There are studies out there have compared the benefits of heat training to that of altitude training. While altitude training has been found to increase the body’s red blood cell count, training in extreme heat while slightly dehydrated can stimulate the body to produce more plasma. 

I think it’s a little unreasonable to have to wring your shorts off after and easy paced run. This has become an everyday thing lately as it’s been 90+ degrees with 612% humidity. I try my best to get my run in before 8 am, but because of other obligations it’s not always possible. I struggled through 6 miles (8 scheduled) the other day. I did, after all, run at 1 pm out of necessity but I was unaware that it might have been the hottest hour of the summer thus far. My weather app read a “real feel” of 119•F.

There are studies out there have compared the benefits of heat training to that of altitude training. While altitude training has been found to increase the body’s red blood cell count, training in extreme heat while slightly dehydrated can stimulate the body to produce more plasma.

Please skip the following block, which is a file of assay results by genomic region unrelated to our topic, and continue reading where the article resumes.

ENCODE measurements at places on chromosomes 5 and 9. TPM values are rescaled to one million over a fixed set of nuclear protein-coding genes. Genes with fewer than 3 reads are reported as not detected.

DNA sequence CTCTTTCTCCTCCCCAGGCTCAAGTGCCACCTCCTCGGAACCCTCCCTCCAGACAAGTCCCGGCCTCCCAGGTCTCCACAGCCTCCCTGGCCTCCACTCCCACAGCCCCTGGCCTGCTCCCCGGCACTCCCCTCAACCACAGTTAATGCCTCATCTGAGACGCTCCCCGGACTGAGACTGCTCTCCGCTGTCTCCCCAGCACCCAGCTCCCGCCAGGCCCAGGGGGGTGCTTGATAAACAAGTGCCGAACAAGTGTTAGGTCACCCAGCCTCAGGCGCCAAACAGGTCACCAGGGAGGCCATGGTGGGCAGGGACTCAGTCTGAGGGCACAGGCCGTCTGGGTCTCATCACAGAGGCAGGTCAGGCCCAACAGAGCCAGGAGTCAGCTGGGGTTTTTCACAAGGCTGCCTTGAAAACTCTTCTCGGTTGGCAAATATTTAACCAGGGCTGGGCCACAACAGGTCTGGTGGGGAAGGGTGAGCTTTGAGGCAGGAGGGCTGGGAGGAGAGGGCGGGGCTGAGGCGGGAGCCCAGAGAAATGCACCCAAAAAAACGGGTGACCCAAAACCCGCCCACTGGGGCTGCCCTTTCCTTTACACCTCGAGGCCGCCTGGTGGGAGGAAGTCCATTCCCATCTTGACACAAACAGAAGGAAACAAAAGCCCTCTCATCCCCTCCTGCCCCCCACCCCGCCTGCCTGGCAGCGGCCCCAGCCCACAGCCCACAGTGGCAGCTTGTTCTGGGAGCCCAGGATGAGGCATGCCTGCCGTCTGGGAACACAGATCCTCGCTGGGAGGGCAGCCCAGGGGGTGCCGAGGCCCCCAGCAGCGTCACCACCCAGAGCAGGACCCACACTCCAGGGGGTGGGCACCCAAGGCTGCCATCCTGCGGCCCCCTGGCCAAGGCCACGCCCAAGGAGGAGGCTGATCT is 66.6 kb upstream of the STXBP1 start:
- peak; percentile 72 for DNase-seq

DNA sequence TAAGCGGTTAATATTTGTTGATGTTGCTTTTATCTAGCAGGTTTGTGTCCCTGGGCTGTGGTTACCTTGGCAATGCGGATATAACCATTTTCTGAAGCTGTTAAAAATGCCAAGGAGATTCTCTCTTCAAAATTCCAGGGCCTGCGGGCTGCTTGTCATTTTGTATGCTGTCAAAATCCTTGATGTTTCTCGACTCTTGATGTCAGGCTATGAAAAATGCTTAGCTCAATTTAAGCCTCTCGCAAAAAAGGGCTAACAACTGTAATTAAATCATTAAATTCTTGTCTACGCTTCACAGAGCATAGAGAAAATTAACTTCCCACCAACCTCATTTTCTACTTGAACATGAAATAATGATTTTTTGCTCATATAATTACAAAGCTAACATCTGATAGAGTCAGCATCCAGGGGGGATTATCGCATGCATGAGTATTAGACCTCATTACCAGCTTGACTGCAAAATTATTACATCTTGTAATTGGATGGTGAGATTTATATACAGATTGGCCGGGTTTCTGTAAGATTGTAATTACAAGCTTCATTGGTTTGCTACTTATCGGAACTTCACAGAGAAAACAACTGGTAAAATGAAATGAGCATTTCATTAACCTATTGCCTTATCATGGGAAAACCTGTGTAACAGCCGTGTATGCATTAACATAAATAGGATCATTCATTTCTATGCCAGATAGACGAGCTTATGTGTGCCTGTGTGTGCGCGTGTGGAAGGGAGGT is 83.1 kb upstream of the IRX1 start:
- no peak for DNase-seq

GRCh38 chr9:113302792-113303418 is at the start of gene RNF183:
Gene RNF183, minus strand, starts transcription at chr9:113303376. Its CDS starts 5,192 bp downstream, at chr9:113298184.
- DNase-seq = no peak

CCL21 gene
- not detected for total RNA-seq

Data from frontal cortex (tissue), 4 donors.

I truly hope that all of us are gaining a little more plasma and not just a layer of mental toughness. Either way, if you are out at anytime in the South Carolina summer I applaud your effort, because at a minimum that is very impressive.

I have yet to do many structured workouts as the summer is typically base-ville for everyone’s fall racing; a little speed here and  there just to keep the legs active. But I am personally going to extend my base until September in hopes of staying motivated through November.  I’m keeping my hopes of a fast 5k alive for at least one more fall season, and there will be plenty of updates along the way!

One Month, One Mile

So as I am patiently waiting for the start of my race I look down and notice that the soles of my shoes are melting off. The same happened with the backup pair! Granted it is in the upper 90s in South Carolina which usually means that it feels closer to 200 degrees and I have been standing on the track for over an hour. I traveled 4 hours from Bluffton to Greenville to race in the South Carolina Open and Masters Track Classic. I was already working with a handicap after that drive but a one hour delay didn’t help either. Needless to say I did not finish this race season the way I would have liked but it did however start with some promise.